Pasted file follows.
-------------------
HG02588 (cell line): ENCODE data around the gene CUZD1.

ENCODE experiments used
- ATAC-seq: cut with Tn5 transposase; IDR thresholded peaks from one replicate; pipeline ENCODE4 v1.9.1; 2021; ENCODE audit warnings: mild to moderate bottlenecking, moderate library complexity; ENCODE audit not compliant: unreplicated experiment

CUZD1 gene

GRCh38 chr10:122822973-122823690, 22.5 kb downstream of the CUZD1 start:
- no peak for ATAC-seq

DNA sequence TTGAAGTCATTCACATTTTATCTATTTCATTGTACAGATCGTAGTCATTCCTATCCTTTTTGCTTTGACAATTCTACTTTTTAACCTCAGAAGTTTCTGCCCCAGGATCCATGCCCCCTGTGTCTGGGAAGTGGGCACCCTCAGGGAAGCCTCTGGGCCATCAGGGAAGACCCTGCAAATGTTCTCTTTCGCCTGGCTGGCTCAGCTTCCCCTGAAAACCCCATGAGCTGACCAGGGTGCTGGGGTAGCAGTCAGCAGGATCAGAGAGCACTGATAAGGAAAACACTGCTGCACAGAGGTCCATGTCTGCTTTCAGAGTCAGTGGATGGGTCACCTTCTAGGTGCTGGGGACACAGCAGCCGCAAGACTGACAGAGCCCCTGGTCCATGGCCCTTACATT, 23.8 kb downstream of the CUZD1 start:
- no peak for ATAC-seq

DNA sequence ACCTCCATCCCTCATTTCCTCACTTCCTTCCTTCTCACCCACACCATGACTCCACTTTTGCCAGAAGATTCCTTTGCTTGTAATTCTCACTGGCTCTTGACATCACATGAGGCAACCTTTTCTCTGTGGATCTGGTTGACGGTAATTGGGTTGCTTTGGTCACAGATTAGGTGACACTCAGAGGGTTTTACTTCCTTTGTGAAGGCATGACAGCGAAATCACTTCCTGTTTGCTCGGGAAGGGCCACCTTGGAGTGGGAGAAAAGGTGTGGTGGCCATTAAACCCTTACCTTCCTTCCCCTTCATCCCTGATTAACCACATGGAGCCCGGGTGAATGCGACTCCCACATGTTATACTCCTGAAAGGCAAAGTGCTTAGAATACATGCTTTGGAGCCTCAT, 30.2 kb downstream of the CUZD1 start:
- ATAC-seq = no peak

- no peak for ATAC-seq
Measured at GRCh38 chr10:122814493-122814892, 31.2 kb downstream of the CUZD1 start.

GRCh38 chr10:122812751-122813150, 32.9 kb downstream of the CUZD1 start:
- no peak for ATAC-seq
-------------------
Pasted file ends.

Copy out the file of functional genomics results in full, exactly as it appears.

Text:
HG02588 (cell line): ENCODE data around the gene CUZD1.

ENCODE experiments used
- ATAC-seq: cut with Tn5 transposase; IDR thresholded peaks from one replicate; pipeline ENCODE4 v1.9.1; 2021; ENCODE audit warnings: mild to moderate bottlenecking, moderate library complexity; ENCODE audit not compliant: unreplicated experiment

CUZD1 gene

GRCh38 chr10:122822973-122823690, 22.5 kb downstream of the CUZD1 start:
- no peak for ATAC-seq

DNA sequence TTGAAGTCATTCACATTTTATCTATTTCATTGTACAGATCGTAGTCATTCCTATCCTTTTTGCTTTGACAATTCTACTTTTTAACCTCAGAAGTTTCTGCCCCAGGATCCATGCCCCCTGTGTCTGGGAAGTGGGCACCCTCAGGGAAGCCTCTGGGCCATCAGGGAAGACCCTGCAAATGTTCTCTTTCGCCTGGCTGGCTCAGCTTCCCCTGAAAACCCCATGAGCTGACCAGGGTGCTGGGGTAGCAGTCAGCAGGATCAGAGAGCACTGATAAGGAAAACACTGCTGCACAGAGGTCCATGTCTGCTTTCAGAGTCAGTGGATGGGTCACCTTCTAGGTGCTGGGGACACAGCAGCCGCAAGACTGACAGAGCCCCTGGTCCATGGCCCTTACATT, 23.8 kb downstream of the CUZD1 start:
- no peak for ATAC-seq

DNA sequence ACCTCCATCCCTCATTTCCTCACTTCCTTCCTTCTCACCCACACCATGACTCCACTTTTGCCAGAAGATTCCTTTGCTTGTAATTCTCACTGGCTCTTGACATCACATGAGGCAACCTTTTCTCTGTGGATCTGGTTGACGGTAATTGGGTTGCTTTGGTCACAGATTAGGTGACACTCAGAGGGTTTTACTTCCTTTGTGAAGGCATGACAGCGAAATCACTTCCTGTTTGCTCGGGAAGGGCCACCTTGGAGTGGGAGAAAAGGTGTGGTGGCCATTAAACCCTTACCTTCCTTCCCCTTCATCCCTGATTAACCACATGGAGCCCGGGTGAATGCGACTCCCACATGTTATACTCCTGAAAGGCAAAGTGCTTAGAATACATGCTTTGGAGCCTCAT, 30.2 kb downstream of the CUZD1 start:
- ATAC-seq = no peak

- no peak for ATAC-seq
Measured at GRCh38 chr10:122814493-122814892, 31.2 kb downstream of the CUZD1 start.

GRCh38 chr10:122812751-122813150, 32.9 kb downstream of the CUZD1 start:
- no peak for ATAC-seq